Chable Resort – Day One

First day peek Chable Resort in Merida. Initially, the weather chart noting temps of 90’s and 70% humidity cast a dark cloud; however, with a plunge pool, siestas and cooling breezes, I am quite comfortable at Chable Resort!
Soothing repetitive cooing from the pigeons and doves (Mucuy in Maya), and the  jungle filled tropical bird song of cardinals and chattering black birds, provide for a very wild, yet civilized stay, all is muy Bueno at Chable!
Chable Resort was built upon the skeleton of an ancient Hacienda; the main building, small chapel, engine house and various other out buildings were once a successful Hacienda owned by a hemp Patron. Imagine these beautiful buildings spread across acres of vast expanses of lawn, magnificent massive trees, flowering fragrant shrubs – all brimming with wild birds. The old cultivated fields of hemp producing agriculture are now a tangle of wild jungle dotted with white block and glass villas, each a secluded oasis – this is not your typical Mexico!
Photos of the ancient buildings – modern glass and stone villas coming…and on the spa, divine cuisine, off property excursions to Mayan ruins…the perfect juxtaposition of ancient cultures, modern amenities and comfort, traditional shamanic healing spa located on the banks of a massive cenote.

Hacienda Veranda perfect location to enjoy a chilled cocktail

Cigar Bar

Enter through the ancient estate walls to the Presidential Villa

Mirador Basin Ancient Mayan Civilization

In conjunction with Global Heritage Fund and Dr. Richard Hansen we can organize a private visit to the Pre-classic Mayan city in the Mirador Basin. Dr. Hansen is a specialist on the early Maya and is the Director of the Mirador Basin Project in northern Guatemala.

Climb to the top of highest pyramid in the Americas; stoop and gingerly make your way through the inner chamber tunnel to view original orange pigment carvings and ancient mythic images of jaguars and sacred animals. Over 880,000 acres of tropical forests, archeological sites and wildlife habitat is under the stewardship of Global Heritage Fund.

This is a rare treat to hike through the deep tropical forest with Dr. Hansen, sleep in a very rustic tent and live as the Mayans once did in this very spiritual site. Howler monkeys, poisonous snakes, one of the last virgin rain forests, and raw Mayan pyramids, not seen by many – this is not a tourist spot open to the public.

An intricate Mayan built capital El Mirador, was constructed centuries before Christ. Much of it is still buried under a deep growth of jungle, however many of the landmark origins of the enormous complex of dwellings, water causeways and tall temples are still visible today. The Mayan community that numbered in the 100,000’s, inexplicably abandoned the city about 150 a.d., however much can be seen still today amid the dense jungle.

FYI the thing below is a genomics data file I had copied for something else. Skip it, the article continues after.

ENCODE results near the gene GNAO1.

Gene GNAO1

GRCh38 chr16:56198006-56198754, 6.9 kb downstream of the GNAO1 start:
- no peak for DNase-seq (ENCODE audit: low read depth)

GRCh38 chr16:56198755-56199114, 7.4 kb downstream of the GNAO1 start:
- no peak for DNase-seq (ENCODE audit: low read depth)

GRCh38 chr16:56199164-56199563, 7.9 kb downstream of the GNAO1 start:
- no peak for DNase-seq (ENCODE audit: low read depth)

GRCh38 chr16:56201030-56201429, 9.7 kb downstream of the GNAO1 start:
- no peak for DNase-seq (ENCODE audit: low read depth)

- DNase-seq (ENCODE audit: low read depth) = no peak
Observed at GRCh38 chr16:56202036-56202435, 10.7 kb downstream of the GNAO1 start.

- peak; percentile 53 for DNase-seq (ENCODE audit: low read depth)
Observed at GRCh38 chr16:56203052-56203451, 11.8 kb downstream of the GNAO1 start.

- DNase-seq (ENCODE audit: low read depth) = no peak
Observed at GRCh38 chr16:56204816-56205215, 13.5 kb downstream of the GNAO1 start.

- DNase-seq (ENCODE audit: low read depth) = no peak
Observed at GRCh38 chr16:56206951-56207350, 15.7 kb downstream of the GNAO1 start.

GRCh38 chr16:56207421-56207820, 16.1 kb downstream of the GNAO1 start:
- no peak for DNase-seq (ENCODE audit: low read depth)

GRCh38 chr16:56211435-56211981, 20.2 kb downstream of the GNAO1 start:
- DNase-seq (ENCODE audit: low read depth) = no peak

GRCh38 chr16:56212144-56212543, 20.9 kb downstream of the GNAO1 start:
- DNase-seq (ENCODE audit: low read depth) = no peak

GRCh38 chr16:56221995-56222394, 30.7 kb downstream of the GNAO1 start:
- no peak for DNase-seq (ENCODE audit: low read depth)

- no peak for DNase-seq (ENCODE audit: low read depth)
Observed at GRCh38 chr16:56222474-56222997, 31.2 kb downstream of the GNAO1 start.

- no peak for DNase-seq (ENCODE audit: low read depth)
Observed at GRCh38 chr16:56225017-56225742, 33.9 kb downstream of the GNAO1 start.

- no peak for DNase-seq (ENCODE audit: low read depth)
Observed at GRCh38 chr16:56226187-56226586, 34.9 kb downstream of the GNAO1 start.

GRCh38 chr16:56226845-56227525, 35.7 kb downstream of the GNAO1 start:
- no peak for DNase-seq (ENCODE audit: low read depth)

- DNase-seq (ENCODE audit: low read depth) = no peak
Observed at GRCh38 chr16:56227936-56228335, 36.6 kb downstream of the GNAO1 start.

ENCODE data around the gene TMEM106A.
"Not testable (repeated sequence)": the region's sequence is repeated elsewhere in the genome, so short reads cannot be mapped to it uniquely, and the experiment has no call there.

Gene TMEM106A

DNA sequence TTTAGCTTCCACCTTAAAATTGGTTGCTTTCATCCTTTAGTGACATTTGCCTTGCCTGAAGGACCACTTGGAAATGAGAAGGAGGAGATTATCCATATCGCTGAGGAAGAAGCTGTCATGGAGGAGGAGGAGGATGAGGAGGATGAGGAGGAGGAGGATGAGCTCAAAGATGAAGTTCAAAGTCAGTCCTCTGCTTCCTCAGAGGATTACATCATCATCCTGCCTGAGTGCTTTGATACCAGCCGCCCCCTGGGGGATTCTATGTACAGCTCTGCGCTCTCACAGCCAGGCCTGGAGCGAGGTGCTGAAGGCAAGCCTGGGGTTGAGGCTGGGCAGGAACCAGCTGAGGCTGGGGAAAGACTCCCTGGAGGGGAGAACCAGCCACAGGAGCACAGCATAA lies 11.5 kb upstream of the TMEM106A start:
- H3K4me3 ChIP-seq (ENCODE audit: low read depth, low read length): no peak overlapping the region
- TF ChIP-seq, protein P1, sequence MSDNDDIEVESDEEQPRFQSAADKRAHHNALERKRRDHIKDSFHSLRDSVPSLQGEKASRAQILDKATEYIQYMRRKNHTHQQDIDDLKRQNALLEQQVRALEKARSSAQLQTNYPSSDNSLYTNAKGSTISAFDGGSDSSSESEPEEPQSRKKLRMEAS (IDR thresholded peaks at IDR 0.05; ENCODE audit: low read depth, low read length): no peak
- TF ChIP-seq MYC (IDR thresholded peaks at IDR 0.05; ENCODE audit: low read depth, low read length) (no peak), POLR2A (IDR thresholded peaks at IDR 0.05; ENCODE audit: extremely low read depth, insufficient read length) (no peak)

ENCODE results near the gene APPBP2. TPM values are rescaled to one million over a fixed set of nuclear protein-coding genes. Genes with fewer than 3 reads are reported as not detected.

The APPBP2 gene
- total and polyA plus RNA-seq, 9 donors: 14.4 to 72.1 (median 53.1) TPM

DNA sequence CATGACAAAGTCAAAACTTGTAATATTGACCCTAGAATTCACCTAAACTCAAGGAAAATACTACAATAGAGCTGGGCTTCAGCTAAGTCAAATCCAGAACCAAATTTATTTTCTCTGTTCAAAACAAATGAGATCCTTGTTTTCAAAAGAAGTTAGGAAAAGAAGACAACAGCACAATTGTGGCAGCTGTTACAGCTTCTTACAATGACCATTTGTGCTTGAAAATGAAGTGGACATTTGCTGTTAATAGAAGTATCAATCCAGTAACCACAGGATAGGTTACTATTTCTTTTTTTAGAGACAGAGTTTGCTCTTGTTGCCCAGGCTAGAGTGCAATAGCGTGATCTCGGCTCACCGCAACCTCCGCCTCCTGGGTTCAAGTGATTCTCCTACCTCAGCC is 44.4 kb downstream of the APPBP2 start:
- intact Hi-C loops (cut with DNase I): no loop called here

Including the semi intact La Danta, one of the worlds largest pyramids; enormous mottled white stucco sculptures of jaguars and macaws; a 21 foot high stone wall behind the temple that is 2,000-years-old, and a collection of ancient tools and urns.

This amazing visit can be combined with a visit to Antigua or Tikal. A delightful World Heritage Spanish colonial town, Antigua is a wonderful base for day travel. Religious holidays are celebrated here in amazing colorful pageantry.

Helicopter to coffee plantations for a picnic lunch, soar over the luxurious rain forests and tall volcanoes that ring Lake Atitlán. Sail fishing, off road exploration, amazing activities, river rafting…the list is long, including meeting with shamans.

Shop for native crafts in the colorful Mayan market at Chichicastenango, stay in exotic jungle retreats and explore the towering temples of Tikal with expert guides.

Global Heritage Fund, GHF is dedicated to ensuring that Mirador tourism is responsible and sustainable and that local communities benefit directly. GHF-sponsored conservation and training employs over 220 Guatemalans each year, providing meaningful employment and an alternative to logging, poaching, looting and other illegal activities.

Conservation Science 
Conservation efforts are aimed at stabilizing and preserving some of the most significant monuments within the archaeological site of El Mirador, with the complex of La Danta, the pyramid of El Tigre and the building known as Structure 34 (“Jaguar Paw Temple”) receiving particular attention with oversight and guidance provided by leaders in the field of conservation science.

This slice of Guatemala is very suitable for families with older children – the jungle experience is primitive, however if I managed to spend a night in a pup tent in this raw jungle, anyone can manage it – and how often can you explore a remote rain forest with the esteemed project director, Dr. Richard Hansen, at Mirador Basin?